Who Feeds the Farmworkers?

Community members often assist with the harvest of garden produce at Misión Peniel. Photo by Lisette Morales.
Community members often assist with the harvest of garden produce at Misión Peniel. Photo by Lisette Morales.

Immigrants and migrant workers are overwhelmingly the people responsible for getting food from fields onto American plates. When they don’t make enough money for their own food, communities create solutions.

Over 2 million farms are scattered across America’s rural lands, providing much of the produce, dairy, and meat products that fill grocery shelves from coast to coast. Yet many of the people working among the fruited plains and amber waves of grain are left out of the harvest bounty; millions of farmworkers across the US experience food insecurity. 

Food insecurity is a household’s inability to provide enough food for every person to live a healthy life. Currently, one in nine people in the US struggle with hunger. Farmworkers in particular are exposed to food insecurity at disproportionate rates; 45 percent of Latino farmworkers in California’s Central Valley reported food insecurity, according to a 2020 study. 

Hunger is a symptom of a much larger problem, however. Low pay, poor public infrastructure like unpaved roads, a lack of grocery stores, and language barriers all create significant challenges for farmworkers. 

Barriers Farmworkers Face

Bruce Goldstein is a practicing attorney and the president of Farmworker Justice, an advocacy nonprofit that seeks to empower migrant and seasonal farmworkers. Goldstein has been advocating for farmworkers for decades and says that low wages have a ripple effect on the rural areas farmworkers live in.

“Farmworkers’ low wages often mean that they cannot afford food, or sufficient food, or healthy food for themselves and their family members,” he says. “The poverty-level wages in farmworker communities also interferes with the ability to develop economic markets that can generate the businesses needed to have an infrastructure, including for food.”

Immigration status also plays a big part in food insecurity. Labor economies like farming and construction depend on immigrant workers since many Americans have no interest in blue-collar jobs—a 2020 report from The Conference Board stated 85 percent of companies in mostly blue-collar industries reported recruiting difficulties due to a dramatic decrease in the labor supply. In the agriculture industry, it is much cheaper to hire undocumented immigrants than reluctant US citizens. Undocumented immigrants are unlikely to challenge unfair or illegal employment practices for fear of deportation. More than half of all field workers are undocumented, according to the American Farm Bureau. 

The pandemic has exacerbated these preexisting conditions. In a study from UC Berkeley School of Public Health, researchers found evidence to suggest that one in five farmworkers in California’s Salinas Valley had been infected with COVID-19 between June and October of 2020. More than half of the farmworkers surveyed experienced symptoms or were diagnosed with the virus, yet reported to work for fear of losing pay, losing their job, or being told to go to work anyways by their employer. Additionally, a third of respondents reported that they were food insecure during the pandemic.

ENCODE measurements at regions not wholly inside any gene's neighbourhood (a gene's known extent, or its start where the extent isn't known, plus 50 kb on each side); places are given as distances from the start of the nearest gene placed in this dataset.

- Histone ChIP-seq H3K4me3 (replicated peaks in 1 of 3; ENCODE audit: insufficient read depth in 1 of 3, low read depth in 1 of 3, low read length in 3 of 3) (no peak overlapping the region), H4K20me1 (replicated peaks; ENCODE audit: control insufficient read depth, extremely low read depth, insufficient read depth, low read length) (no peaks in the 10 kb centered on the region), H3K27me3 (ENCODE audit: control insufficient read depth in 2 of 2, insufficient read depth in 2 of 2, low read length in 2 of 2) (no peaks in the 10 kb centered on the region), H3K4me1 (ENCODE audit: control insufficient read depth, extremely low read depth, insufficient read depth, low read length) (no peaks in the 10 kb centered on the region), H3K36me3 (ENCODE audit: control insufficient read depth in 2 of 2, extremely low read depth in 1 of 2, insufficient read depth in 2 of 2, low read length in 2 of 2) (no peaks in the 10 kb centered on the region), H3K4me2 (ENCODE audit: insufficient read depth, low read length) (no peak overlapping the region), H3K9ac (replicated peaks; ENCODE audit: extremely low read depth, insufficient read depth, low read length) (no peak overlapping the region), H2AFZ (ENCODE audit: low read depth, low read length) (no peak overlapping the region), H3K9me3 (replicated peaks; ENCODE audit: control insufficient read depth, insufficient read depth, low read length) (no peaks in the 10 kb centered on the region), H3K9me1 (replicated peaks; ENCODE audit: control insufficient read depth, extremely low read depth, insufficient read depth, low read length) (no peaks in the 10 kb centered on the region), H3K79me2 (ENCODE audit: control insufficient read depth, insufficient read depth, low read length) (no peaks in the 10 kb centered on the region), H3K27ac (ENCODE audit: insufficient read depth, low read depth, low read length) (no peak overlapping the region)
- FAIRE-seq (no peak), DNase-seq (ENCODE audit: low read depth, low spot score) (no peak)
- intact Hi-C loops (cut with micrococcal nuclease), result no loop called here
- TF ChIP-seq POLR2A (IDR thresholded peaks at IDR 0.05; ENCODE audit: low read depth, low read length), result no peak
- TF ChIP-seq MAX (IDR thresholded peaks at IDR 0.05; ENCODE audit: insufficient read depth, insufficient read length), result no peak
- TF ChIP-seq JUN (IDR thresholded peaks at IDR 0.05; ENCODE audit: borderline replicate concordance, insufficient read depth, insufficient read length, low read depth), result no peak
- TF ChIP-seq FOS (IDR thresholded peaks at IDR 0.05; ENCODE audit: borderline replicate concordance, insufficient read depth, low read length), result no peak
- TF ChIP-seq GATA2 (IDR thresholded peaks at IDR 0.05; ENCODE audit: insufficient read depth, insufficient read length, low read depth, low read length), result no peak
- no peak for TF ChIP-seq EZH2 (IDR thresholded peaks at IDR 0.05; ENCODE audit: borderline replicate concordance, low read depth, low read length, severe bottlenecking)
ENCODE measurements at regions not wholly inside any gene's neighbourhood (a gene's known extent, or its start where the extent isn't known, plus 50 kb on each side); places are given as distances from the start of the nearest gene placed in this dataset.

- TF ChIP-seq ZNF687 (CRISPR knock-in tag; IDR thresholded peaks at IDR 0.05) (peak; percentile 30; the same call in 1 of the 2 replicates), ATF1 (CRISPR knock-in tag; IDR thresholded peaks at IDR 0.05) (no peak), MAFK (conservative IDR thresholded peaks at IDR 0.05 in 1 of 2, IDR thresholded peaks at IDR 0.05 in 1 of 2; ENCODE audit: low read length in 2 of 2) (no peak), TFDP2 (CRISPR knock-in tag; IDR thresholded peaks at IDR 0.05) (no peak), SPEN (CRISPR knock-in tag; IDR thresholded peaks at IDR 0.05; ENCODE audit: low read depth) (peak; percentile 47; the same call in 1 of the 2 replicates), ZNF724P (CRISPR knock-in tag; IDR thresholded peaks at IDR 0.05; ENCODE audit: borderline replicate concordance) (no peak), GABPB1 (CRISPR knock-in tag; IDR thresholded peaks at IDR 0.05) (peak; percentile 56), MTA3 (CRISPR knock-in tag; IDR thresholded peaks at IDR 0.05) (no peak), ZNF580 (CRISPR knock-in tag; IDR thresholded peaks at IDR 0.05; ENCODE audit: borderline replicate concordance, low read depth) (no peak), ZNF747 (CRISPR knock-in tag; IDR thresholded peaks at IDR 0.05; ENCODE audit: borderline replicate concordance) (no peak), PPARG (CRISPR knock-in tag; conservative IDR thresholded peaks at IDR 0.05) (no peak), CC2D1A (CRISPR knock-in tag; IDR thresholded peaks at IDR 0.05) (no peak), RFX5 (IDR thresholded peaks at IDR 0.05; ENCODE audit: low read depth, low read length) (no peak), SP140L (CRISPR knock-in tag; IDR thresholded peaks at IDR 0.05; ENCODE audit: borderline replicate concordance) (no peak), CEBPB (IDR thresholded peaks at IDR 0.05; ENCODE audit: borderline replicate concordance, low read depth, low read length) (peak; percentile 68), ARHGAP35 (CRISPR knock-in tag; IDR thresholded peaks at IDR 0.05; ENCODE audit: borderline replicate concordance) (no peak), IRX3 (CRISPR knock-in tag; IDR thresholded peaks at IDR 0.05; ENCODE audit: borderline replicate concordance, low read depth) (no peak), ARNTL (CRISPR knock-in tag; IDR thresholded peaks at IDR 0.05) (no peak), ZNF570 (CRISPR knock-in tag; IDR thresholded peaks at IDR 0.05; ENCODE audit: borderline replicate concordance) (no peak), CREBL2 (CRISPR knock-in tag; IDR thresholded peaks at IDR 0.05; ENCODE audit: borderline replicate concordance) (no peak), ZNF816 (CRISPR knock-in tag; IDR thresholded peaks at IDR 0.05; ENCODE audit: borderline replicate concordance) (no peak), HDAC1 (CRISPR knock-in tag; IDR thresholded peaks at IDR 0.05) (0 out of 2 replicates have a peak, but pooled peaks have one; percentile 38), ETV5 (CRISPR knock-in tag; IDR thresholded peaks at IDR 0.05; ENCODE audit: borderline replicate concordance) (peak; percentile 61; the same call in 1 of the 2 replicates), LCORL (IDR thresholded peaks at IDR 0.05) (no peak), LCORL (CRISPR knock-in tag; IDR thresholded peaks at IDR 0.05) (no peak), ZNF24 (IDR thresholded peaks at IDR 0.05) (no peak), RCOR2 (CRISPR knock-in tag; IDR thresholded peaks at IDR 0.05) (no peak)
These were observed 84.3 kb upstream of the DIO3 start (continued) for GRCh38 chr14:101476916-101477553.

On the other side of the country, the economic fallout from COVID-19 worsened the hunger already present in farmworker communities.

Hunger Amplified by the Pandemic

Immokalee, Florida, is a farming town and, simultaneously, food insecure. When COVID-19 arrived, its economy slowed as people stopped going out to restaurants, which left fields unharvested and farmworkers without income.
Cultivate Abundance is a faith-based organization addressing food insecurity in low income, migrant farmworker communities in Immokalee. The local food pantry that Cultivate Abundance partners with, Misión Peniel, serves 300 to 500 clients each week. When that existing food insecurity was compounded by economic shutdown, the USDA Farmers to Families program attempted to alleviate hunger with food boxes filled with fresh produce, meat, dairy, and seafood products.

“Ironically, Immokalee kind of became a food dump area,” says Rick Burnette, technical director of Cultivate Abundance. He notes that the food boxes provided by the program were large enough to occupy the trunk of a car. Unfortunately, most of the food pantry clients come on foot or bike. 

“We did an experiment one week with those just to see how it would go…and it went terribly,” he says. 

Additionally, the boxes were full of foods that were not culturally appropriate for the Latin American and Haitian populations served. Dairy products, acorn squash, and much more was being tossed aside because the clients did not eat or know how to cook with these ingredients. To serve the needs of these populations, Misión Peniel and Cultivate Abundance worked with local partners to provide food donations and grow produce that was culturally appropriate. 

“Since 2018, we have grown, collected, and shared over 17 tons of local foods,” says Burnette. “Assuming that everyone that comes through has at least two other people to feed—we want all of them to have adequate servings of fruits and vegetables for at least that day and beyond—we’ve been able to provide enough to help feed 400 people for two months, if that’s how you want to look at it. That’s a good start, but that’s not enough.”